14 September 2018

Guatemala’s president Jimmy Morales has decided to close down the Commission Against Impunity in Guatemala (CICIG) – a body established by the United Nations in 2007 to help dismantle powerful criminal networks. He declared that he would not renew its mandate.

On September 4, Morales ordered the immigration authority to prevent Ivan Velásquez, a Colombian judge who has led the anti-corruption body since 2013, from re-entering the country following his trip to the United States.

Morales’ son and brother are in judicial process for acts of corruption. CICIG accused the president’s son and brother of filing fake invoices for the use of public funds. Later that year CICIG presented evidence that Mr Morales’s party accepted more than $1m in illegal donations for the 2015 election. Morales attempted to expel Velásquez by declaring him “persona non-grata.” Yet the Guatemalan courts blocked this attempt.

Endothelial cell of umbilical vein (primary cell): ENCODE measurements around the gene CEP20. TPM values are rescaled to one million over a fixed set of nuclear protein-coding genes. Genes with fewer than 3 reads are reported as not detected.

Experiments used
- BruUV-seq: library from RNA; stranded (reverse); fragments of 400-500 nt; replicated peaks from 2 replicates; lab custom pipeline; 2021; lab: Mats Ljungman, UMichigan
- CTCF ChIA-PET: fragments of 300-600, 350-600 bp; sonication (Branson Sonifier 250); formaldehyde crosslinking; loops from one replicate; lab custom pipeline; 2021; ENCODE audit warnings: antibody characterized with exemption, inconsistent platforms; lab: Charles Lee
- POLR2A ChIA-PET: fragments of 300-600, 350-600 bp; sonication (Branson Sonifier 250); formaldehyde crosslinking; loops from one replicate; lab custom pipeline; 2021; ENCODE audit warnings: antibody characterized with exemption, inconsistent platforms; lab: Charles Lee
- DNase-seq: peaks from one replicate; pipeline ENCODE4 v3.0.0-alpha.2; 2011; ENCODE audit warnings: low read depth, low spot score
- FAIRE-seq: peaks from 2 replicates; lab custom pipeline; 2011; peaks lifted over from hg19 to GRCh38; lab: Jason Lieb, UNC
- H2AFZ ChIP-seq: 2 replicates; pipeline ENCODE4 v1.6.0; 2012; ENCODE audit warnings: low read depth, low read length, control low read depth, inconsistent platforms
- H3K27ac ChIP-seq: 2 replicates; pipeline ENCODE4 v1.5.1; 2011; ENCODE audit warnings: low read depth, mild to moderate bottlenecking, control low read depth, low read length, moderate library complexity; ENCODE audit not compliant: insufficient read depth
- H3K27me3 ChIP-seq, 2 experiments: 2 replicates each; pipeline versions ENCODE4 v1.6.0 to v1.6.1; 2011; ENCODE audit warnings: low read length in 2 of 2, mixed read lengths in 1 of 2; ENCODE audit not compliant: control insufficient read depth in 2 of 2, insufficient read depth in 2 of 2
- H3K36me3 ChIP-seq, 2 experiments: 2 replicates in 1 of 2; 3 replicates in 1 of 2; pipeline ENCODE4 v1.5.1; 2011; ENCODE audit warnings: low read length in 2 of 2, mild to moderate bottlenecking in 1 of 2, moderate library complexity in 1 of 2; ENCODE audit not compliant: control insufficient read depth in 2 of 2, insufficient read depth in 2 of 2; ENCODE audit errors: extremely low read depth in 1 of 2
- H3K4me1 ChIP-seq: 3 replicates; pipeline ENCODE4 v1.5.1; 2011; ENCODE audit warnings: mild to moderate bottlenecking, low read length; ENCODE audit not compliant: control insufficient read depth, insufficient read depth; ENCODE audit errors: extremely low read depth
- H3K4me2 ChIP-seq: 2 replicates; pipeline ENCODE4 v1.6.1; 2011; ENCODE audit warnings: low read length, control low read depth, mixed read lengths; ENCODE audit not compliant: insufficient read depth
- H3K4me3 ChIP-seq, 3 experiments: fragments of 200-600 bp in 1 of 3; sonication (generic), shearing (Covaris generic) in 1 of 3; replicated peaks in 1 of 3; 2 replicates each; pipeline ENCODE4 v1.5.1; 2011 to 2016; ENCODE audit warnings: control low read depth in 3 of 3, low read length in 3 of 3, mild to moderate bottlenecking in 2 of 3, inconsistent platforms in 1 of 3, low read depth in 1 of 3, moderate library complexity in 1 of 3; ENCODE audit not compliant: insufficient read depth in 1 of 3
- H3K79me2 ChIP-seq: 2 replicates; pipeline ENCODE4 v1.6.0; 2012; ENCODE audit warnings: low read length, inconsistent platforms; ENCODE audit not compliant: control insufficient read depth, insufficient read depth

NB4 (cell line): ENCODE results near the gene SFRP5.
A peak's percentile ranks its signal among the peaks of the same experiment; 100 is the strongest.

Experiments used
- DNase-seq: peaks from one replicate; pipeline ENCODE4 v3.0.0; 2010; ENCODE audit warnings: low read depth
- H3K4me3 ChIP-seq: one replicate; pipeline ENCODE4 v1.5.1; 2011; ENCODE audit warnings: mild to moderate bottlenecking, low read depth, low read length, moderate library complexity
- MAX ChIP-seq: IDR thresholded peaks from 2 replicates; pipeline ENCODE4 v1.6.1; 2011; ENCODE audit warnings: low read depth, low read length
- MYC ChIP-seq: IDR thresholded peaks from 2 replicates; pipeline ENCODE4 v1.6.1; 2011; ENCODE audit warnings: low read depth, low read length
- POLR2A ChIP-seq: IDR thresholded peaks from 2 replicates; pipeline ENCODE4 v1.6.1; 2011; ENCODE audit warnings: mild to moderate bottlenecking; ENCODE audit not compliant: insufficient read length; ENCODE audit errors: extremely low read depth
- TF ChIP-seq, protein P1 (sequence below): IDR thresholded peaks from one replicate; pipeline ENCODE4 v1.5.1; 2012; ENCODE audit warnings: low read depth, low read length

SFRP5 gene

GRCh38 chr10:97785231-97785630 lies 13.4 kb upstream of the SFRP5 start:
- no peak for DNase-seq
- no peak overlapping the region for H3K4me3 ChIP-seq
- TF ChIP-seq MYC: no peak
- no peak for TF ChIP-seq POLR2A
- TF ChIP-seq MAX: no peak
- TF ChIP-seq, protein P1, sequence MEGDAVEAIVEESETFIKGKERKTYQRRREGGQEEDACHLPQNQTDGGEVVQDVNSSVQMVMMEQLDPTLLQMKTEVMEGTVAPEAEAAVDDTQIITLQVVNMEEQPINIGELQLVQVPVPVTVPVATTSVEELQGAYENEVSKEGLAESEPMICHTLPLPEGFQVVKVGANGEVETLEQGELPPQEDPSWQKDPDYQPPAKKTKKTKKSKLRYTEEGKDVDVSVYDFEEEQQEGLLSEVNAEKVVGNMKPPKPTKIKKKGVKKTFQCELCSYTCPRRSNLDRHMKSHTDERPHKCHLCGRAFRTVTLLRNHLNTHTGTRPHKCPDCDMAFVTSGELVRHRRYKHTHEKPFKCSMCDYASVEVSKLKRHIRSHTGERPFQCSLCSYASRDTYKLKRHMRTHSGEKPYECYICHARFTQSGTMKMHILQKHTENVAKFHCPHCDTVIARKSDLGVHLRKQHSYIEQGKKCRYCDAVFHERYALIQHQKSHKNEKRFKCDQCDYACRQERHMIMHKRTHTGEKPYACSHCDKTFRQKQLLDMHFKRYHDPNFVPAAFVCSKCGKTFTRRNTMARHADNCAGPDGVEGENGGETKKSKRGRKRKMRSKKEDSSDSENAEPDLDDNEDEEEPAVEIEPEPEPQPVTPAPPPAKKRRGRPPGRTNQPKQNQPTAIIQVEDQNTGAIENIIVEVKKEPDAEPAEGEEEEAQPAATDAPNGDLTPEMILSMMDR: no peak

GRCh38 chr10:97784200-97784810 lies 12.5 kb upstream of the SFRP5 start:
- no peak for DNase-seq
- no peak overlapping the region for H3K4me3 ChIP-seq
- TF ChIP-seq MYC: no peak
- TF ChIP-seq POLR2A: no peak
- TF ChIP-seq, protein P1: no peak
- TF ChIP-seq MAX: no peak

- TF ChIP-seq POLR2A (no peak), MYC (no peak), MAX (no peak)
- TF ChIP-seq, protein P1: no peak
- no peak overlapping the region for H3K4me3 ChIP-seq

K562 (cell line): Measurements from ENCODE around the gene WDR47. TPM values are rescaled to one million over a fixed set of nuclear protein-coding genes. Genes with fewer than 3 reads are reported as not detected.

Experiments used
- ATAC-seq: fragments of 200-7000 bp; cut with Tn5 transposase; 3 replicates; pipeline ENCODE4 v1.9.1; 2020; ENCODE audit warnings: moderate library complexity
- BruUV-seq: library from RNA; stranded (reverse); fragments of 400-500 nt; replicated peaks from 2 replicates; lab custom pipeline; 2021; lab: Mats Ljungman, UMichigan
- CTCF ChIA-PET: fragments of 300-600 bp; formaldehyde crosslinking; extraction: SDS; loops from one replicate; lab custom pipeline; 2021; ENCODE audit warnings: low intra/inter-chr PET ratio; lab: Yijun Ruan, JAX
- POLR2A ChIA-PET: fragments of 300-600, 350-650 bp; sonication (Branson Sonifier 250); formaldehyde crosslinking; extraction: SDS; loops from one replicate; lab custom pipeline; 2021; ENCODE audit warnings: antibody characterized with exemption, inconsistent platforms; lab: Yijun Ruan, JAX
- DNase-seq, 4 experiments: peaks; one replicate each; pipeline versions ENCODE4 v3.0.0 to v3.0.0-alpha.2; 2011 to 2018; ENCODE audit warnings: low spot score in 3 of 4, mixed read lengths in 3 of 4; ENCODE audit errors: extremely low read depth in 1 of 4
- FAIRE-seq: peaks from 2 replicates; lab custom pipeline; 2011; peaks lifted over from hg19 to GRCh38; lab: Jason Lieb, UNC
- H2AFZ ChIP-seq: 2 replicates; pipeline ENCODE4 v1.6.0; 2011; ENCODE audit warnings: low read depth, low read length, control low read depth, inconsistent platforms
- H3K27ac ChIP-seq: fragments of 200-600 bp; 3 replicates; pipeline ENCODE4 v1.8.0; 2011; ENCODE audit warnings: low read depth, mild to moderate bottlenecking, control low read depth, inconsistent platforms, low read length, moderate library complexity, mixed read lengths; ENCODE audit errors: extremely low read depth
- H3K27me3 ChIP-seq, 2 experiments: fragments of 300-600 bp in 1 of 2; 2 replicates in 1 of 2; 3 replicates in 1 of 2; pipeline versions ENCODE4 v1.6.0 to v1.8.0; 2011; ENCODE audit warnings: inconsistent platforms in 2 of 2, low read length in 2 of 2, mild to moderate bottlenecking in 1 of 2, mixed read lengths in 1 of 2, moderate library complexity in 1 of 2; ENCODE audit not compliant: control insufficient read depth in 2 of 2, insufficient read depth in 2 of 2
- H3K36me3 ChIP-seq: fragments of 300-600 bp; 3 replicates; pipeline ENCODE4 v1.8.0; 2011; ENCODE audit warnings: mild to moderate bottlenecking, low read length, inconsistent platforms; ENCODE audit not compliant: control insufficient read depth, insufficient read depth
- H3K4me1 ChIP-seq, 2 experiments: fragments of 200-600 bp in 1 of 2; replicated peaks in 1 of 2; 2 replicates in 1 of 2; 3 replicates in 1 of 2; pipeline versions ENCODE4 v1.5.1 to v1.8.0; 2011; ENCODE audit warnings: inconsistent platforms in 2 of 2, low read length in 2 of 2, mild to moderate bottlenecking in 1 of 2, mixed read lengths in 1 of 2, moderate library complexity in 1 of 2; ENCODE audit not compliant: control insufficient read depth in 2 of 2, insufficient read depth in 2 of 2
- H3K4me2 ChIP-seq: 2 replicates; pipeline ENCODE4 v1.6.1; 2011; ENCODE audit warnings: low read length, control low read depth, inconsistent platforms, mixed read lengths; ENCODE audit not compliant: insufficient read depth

Within hours of Morales’s August 31 announcement, activists mobilized protests in the central plaza of Guatemala City. The protests brought highways and towns to a standstill.

The country suffered the region’s bloodiest civil war, even by Latin American standards, which killed some 200,000 people in 1960-96.  The army slaughtered civilians in the campaign against insurgent groups, for which it has been accused of genocide.

When the conflict ended, the army and the politicians, afraid of facing accusation of genocide, resorted to harassment and violence against human-rights activists. They also derailed criminal investigations through bribes and threats aimed at judges, prosecutors and witnesses.

Guatemala reaffirmed its support for Taiwan. Mr Morales was also the second world leader after Mr Trump to recognise Jerusalem as Israel’s capital, and moved his country’s embassy there. His efforts seem to have paid off. The United States did not condemn his decision to let CICIG’s mandate lapse.